Living on the shore of Lake Ontario, just east of Toronto, photographer Matt Molloy has daily encounters with brilliant sunsets and cloudscapes that he’s been taking photographs of for over three years. One day he began experimenting with time-lapse sequences by taking hundreds of images as the sun set and the clouds moved through the sky. Molloy then digitally stacked the numerous photos to reveal shifts in color and shape reminiscent of painterly brush strokes that smeared the sky. You can learn more about his “timestack” technique over at Digital Photo Magazine and prints are available here.
my love for these is absolutely infinite♡
haha so dramatic
"Call your mother. Tell her you love her. Remember you’re the only person who knows what her heart sounds like from the inside."
wow this made me sad. (via stay-ocean-minded)
well, not the only person (because siblings), but still beautiful.←
this reminds me of Bifrost
Q: …you have a medical condition called synesthesia. What is that?
A: First of all, let’s dispel the connotation behind the phrase “medical condition.” Most artists have it. It’s no big deal.
…when you’re born, your nerve endings are, sort of, all melded together, if you will. And then they prune, right? So all of your sensory nerve endings are kind of connected, as I understand it, and then they sort of prune when you’re, like, 1.
Sometimes some of them stay stuck together, and for a visual and auditorial synesty, it just means that the visual nerve ending and the auditorial nerve ending are still connected. So they send ghost images to each other.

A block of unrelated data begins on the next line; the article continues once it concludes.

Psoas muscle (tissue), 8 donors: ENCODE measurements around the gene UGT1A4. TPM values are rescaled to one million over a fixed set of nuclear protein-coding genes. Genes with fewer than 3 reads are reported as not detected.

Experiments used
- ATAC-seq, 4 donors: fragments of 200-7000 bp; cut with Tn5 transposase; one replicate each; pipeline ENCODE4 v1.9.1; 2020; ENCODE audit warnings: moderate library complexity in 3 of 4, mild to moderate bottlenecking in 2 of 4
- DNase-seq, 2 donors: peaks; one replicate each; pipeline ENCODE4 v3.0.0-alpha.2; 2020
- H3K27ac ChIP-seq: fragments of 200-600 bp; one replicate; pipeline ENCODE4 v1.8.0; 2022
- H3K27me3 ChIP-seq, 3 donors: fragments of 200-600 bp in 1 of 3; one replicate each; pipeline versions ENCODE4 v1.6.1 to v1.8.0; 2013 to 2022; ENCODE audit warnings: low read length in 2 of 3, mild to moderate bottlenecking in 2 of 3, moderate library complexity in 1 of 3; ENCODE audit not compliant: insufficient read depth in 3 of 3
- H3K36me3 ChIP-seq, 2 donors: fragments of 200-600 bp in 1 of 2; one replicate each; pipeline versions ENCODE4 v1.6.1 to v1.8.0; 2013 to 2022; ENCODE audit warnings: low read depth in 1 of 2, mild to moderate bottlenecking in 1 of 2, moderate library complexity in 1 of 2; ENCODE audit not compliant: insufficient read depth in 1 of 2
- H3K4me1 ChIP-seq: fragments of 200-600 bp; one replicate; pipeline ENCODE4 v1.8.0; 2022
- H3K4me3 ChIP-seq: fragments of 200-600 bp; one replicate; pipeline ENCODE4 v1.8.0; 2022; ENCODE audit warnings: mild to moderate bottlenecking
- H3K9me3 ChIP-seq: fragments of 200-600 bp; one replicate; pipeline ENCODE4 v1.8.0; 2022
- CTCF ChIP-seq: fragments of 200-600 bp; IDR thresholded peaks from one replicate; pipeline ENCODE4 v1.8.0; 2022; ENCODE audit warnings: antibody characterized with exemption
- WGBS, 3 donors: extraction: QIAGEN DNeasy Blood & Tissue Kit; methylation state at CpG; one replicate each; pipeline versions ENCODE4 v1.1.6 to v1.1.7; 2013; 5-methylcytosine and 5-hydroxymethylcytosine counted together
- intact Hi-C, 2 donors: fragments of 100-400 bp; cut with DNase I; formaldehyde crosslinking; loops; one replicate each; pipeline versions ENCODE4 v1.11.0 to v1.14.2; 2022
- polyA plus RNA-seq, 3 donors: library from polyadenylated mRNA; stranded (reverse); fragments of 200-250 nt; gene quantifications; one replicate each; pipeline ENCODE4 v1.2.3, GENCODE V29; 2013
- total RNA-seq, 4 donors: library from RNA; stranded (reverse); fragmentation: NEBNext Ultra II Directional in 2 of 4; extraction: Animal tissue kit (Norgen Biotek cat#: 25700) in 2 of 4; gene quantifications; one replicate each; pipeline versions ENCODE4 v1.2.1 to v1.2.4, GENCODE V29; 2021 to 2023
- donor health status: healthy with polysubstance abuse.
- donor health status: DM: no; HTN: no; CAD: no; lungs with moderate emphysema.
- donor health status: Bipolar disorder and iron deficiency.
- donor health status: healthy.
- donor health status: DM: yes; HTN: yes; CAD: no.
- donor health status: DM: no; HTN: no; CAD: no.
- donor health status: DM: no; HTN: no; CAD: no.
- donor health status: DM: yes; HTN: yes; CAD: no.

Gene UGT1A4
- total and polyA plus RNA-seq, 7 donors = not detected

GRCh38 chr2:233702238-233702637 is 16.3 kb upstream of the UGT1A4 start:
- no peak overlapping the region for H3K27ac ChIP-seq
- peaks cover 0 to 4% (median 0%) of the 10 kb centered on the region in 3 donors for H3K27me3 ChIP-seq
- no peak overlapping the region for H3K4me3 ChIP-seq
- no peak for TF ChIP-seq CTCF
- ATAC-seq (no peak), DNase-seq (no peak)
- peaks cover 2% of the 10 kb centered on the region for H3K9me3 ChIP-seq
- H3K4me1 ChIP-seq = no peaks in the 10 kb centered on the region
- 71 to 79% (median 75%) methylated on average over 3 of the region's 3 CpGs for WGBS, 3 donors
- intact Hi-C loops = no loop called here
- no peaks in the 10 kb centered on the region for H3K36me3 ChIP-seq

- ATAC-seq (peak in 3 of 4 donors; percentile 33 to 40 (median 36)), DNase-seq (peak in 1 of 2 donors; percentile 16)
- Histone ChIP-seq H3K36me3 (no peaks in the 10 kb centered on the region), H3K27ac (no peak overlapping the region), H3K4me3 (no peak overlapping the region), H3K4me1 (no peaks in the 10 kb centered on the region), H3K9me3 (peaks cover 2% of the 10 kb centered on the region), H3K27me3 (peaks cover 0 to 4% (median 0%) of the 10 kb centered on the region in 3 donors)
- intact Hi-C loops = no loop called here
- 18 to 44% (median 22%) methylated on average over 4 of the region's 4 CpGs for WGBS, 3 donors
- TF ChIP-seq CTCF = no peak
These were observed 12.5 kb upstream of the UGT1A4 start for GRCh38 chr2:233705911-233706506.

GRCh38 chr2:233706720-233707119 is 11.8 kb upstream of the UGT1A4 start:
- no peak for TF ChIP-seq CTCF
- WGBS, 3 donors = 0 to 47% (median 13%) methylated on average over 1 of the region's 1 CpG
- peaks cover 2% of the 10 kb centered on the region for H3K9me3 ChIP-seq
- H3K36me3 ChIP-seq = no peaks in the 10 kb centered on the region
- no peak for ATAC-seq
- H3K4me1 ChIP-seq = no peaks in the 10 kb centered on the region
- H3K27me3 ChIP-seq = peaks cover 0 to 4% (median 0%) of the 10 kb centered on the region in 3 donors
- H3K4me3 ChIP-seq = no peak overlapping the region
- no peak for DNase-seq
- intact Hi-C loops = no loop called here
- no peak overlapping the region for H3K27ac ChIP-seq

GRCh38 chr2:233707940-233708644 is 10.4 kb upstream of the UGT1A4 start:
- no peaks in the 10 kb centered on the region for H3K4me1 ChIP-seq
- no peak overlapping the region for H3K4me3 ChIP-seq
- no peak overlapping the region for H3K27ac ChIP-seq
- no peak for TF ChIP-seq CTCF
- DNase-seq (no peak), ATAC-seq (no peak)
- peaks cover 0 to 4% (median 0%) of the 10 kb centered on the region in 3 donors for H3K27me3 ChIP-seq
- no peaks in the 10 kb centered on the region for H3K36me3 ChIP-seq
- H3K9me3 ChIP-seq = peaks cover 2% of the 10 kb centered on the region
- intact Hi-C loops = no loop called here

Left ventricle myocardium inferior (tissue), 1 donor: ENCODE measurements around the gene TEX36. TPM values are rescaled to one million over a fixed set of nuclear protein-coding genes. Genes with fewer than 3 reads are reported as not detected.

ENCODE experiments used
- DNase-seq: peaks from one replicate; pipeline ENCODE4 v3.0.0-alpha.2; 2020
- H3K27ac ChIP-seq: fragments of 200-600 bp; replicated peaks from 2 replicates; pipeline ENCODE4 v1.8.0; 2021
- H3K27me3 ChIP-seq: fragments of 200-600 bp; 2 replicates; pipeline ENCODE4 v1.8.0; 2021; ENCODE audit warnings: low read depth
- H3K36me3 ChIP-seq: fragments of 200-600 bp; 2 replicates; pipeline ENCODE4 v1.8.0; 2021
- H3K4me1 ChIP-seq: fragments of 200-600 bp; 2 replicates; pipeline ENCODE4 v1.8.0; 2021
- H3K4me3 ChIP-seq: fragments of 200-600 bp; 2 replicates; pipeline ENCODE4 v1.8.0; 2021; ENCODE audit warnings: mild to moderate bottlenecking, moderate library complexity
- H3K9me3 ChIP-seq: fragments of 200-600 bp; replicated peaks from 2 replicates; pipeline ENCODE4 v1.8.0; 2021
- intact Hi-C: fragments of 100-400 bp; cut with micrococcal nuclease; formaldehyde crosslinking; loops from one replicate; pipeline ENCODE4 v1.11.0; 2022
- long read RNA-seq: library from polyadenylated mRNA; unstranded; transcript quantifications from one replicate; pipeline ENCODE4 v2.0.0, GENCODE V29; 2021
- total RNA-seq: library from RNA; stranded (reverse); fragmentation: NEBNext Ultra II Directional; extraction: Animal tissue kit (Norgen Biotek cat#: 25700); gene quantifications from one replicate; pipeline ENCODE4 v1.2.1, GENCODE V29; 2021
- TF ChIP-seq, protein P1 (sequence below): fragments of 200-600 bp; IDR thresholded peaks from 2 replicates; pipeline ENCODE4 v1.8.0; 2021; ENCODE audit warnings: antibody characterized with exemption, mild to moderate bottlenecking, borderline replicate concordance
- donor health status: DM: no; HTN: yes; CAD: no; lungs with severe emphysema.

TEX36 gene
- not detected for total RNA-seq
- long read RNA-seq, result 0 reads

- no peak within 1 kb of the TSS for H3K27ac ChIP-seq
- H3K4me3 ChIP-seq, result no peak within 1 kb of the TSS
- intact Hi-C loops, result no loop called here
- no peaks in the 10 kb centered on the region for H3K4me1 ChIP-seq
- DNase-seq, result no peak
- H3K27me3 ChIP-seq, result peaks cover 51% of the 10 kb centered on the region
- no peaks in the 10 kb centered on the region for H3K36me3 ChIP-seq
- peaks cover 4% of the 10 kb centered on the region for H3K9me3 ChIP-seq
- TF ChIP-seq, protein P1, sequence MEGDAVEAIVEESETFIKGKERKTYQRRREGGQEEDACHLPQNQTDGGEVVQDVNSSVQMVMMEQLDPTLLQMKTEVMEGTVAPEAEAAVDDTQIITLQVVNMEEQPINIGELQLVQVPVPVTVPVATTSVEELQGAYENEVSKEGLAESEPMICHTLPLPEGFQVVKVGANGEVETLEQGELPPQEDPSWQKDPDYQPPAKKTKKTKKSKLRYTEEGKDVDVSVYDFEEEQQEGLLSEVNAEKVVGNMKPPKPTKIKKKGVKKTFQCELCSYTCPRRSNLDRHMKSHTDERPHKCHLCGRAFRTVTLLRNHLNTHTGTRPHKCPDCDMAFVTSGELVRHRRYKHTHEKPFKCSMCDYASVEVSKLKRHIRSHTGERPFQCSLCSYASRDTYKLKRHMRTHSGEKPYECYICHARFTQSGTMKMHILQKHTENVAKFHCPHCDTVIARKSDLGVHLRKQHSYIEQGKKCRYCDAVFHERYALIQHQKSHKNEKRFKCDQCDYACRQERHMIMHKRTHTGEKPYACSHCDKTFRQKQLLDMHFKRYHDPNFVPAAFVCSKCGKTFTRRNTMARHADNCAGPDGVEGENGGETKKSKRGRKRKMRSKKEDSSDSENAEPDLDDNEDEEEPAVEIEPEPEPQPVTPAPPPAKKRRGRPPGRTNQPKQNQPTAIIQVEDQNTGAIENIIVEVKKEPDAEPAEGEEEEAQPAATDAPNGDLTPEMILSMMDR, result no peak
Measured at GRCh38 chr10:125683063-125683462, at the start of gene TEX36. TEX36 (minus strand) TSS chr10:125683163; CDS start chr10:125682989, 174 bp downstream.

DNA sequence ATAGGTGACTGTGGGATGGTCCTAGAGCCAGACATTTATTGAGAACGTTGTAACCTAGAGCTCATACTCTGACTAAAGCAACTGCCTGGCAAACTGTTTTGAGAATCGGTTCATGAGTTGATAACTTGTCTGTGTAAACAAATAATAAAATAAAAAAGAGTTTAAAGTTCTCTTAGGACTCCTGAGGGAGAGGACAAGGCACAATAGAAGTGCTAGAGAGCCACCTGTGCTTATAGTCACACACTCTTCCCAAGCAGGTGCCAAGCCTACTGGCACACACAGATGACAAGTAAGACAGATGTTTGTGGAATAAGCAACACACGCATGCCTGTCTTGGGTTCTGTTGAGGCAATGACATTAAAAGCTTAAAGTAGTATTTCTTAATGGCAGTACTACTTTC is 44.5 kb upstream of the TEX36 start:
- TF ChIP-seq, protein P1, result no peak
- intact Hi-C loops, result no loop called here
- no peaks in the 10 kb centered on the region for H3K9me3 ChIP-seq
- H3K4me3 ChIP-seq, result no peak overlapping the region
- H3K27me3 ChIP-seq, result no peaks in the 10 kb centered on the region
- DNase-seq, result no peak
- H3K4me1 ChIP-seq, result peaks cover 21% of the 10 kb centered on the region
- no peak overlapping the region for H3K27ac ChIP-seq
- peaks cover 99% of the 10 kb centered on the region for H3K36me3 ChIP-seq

…People with synesthesia, we don’t really notice until someone brings it up and then someone else says, “Well, no, I don’t see colors when I hear music,” and that’s when you realize something’s different.
But if you go up and you look, you’ll realize that most genius mathematicians, they’re synesthetes. If you ask them what their process is, especially people that can add or divide 10-digit numbers, it’s because they see those numbers in colors, or sometimes the sizes will vary. That’s called a grapheme synesthete. That’s one who sees things, sees numbers or characters in a different way."
There are a lot of things we miss about being a kid, and we try to reminisce in the best way we know how, by sharing with you some great work and stories that are sure to give you one big nostalgic throwback.
"Let’s just get this out of the way right up front, everyone: Don’t tell thin women to eat a cheeseburger. Don’t tell fat women to put down the fork. Don’t tell underweight men to bulk up. Don’t tell women with facial hair to wax, don’t tell uncircumcised men they’re gross, don’t tell muscular women to go easy on the dead-lift, don’t tell dark-skinned women to bleach their vaginas, don’t tell black women to relax their hair, don’t tell flat-chested women to get breast implants, don’t tell “apple-shaped” women what’s “flattering,” don’t tell mothers to hide their stretch marks, and don’t tell people whose toes you don’t approve of not to wear flip-flops. And so on, etc, etc, in every iteration until the mountains crumble to the sea. Basically, just go ahead and CEASE telling other human beings what they “should” and “shouldn’t” do with their bodies unless a) you are their doctor, or b) SOMEBODY GODDAMN ASKED YOU."